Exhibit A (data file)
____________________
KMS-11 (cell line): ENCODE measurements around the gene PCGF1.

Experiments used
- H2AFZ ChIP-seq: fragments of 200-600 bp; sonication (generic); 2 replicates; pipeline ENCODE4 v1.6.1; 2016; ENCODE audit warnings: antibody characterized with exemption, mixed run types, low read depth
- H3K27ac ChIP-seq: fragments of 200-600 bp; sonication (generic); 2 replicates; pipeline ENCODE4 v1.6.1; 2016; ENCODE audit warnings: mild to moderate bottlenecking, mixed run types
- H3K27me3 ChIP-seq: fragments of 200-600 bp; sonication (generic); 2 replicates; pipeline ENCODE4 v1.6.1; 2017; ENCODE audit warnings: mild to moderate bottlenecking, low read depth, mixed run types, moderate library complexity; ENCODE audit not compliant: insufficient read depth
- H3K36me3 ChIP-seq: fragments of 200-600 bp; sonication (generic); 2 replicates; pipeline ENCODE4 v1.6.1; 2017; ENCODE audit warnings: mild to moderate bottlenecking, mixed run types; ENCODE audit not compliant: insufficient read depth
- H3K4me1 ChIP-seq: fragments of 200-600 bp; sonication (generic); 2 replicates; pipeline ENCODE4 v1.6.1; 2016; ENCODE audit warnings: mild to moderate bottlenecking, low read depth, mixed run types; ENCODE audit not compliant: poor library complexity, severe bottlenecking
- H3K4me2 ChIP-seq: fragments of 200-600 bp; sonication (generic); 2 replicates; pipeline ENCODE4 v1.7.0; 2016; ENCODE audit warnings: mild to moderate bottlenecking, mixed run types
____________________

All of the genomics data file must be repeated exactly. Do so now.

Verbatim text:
KMS-11 (cell line): ENCODE measurements around the gene PCGF1.

Experiments used
- H2AFZ ChIP-seq: fragments of 200-600 bp; sonication (generic); 2 replicates; pipeline ENCODE4 v1.6.1; 2016; ENCODE audit warnings: antibody characterized with exemption, mixed run types, low read depth
- H3K27ac ChIP-seq: fragments of 200-600 bp; sonication (generic); 2 replicates; pipeline ENCODE4 v1.6.1; 2016; ENCODE audit warnings: mild to moderate bottlenecking, mixed run types
- H3K27me3 ChIP-seq: fragments of 200-600 bp; sonication (generic); 2 replicates; pipeline ENCODE4 v1.6.1; 2017; ENCODE audit warnings: mild to moderate bottlenecking, low read depth, mixed run types, moderate library complexity; ENCODE audit not compliant: insufficient read depth
- H3K36me3 ChIP-seq: fragments of 200-600 bp; sonication (generic); 2 replicates; pipeline ENCODE4 v1.6.1; 2017; ENCODE audit warnings: mild to moderate bottlenecking, mixed run types; ENCODE audit not compliant: insufficient read depth
- H3K4me1 ChIP-seq: fragments of 200-600 bp; sonication (generic); 2 replicates; pipeline ENCODE4 v1.6.1; 2016; ENCODE audit warnings: mild to moderate bottlenecking, low read depth, mixed run types; ENCODE audit not compliant: poor library complexity, severe bottlenecking
- H3K4me2 ChIP-seq: fragments of 200-600 bp; sonication (generic); 2 replicates; pipeline ENCODE4 v1.7.0; 2016; ENCODE audit warnings: mild to moderate bottlenecking, mixed run types